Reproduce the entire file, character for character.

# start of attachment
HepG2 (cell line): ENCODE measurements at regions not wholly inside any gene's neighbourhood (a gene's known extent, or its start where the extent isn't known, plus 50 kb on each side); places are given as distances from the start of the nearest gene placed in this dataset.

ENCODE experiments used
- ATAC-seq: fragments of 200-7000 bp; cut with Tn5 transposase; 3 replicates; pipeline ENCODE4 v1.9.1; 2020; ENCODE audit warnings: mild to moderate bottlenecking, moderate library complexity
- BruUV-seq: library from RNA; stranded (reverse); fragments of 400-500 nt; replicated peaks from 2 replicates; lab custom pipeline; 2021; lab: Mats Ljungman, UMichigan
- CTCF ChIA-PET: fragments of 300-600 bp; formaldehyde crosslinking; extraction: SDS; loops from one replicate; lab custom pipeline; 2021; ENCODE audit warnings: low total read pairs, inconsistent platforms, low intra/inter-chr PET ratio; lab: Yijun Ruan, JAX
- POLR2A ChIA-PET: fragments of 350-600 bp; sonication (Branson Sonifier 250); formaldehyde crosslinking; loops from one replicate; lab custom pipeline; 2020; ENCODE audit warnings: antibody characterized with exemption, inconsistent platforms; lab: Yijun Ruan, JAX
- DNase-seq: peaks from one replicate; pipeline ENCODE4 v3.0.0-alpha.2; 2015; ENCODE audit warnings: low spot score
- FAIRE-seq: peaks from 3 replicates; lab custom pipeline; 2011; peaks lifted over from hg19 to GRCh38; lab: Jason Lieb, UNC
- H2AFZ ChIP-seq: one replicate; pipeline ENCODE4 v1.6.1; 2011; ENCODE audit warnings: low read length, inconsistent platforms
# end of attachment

HepG2 (cell line): ENCODE measurements at regions not wholly inside any gene's neighbourhood (a gene's known extent, or its start where the extent isn't known, plus 50 kb on each side); places are given as distances from the start of the nearest gene placed in this dataset.

ENCODE experiments used
- ATAC-seq: fragments of 200-7000 bp; cut with Tn5 transposase; 3 replicates; pipeline ENCODE4 v1.9.1; 2020; ENCODE audit warnings: mild to moderate bottlenecking, moderate library complexity
- BruUV-seq: library from RNA; stranded (reverse); fragments of 400-500 nt; replicated peaks from 2 replicates; lab custom pipeline; 2021; lab: Mats Ljungman, UMichigan
- CTCF ChIA-PET: fragments of 300-600 bp; formaldehyde crosslinking; extraction: SDS; loops from one replicate; lab custom pipeline; 2021; ENCODE audit warnings: low total read pairs, inconsistent platforms, low intra/inter-chr PET ratio; lab: Yijun Ruan, JAX
- POLR2A ChIA-PET: fragments of 350-600 bp; sonication (Branson Sonifier 250); formaldehyde crosslinking; loops from one replicate; lab custom pipeline; 2020; ENCODE audit warnings: antibody characterized with exemption, inconsistent platforms; lab: Yijun Ruan, JAX
- DNase-seq: peaks from one replicate; pipeline ENCODE4 v3.0.0-alpha.2; 2015; ENCODE audit warnings: low spot score
- FAIRE-seq: peaks from 3 replicates; lab custom pipeline; 2011; peaks lifted over from hg19 to GRCh38; lab: Jason Lieb, UNC
- H2AFZ ChIP-seq: one replicate; pipeline ENCODE4 v1.6.1; 2011; ENCODE audit warnings: low read length, inconsistent platforms